RESEARCH: Technology could cut vehicle crashes significantly

Up to 90 percent of all vehicle crashes could be eliminated if existing transportation technologies were implemented in vehicles and on roads, according to speakers at a recent conference held by the IEEE, the world’s largest technical professional association.
But the cost and liability-related concerns of such technologies – which include sensors to detect drowsy drivers, lane departure warning systems and vehicle-to-vehicle communication systems – must fall in order to make them widely used, the association says.
“Today’s advanced embedded systems, sensors, microprocessors and control technologies have made our vehicles and roads significantly safer, but integrating them into our vehicles and roads has been a slow process,” said Dr. Azim Eskandarian, an IEEE member and director of the Center for Intelligent Systems Research at George Washington University. “However, within 10 years, as technology costs continue to fall and implementation of these technologies increases, we could see significant improvements in vehicle safety, efficiency, and energy conservation.”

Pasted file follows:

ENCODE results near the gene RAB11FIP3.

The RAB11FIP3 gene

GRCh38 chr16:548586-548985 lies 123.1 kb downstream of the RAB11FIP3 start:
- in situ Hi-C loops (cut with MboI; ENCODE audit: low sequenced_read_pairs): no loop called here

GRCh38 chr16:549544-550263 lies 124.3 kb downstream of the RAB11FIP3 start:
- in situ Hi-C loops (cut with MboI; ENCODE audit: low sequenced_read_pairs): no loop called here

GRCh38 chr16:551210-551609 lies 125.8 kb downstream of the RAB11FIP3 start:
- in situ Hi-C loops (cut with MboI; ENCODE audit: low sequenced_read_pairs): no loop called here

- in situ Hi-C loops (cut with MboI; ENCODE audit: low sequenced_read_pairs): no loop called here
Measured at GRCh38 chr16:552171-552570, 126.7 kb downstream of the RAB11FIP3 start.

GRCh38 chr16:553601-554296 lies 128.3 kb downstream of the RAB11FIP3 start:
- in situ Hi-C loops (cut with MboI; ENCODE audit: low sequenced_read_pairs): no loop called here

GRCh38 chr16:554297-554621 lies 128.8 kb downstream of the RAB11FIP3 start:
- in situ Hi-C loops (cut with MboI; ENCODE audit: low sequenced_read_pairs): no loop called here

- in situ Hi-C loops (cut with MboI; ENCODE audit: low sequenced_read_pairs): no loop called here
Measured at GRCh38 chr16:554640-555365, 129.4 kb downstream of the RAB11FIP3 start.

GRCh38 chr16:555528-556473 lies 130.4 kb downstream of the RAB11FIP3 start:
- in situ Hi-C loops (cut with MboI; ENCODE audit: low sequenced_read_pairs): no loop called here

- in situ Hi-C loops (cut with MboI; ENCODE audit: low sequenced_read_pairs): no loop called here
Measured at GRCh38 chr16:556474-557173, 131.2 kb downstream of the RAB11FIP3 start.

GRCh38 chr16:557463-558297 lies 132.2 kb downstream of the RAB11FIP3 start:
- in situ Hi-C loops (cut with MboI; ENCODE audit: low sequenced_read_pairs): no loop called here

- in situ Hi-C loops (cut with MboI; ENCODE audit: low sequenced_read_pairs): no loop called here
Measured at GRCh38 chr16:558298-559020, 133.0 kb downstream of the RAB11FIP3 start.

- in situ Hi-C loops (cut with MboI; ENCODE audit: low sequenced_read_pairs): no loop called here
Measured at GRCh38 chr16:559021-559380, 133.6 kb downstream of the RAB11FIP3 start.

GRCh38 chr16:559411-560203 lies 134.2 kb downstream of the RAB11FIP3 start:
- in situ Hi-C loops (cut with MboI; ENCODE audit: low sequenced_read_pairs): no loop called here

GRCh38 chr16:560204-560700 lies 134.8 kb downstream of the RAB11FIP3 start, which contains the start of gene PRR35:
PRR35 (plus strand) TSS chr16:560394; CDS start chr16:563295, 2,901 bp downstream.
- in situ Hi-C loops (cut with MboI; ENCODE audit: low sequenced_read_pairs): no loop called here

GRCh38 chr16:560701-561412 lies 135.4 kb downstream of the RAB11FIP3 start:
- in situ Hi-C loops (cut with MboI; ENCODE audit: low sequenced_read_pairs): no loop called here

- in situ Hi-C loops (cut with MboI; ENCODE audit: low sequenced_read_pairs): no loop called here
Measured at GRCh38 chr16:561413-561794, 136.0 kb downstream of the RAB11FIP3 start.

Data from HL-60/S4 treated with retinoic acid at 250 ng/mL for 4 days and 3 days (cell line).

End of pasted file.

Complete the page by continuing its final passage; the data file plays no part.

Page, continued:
Another speaker said that self-driven vehicles, such as one that recently completed a 8,000-mile trip from Italy to China, will be ready for use in non-urban environments within five to eight years.
Indeed, the head of GM’s global research said at a conference last week that vehicles that partially drive themselves will be available by the middle of the decade, with more sophisticated self-driving systems by the end of the decade.
“Future generation safety systems will eliminate the crash altogether by interceding on behalf of drivers before they’re even aware of a hazardous situation,” GM’s Alan Taub said.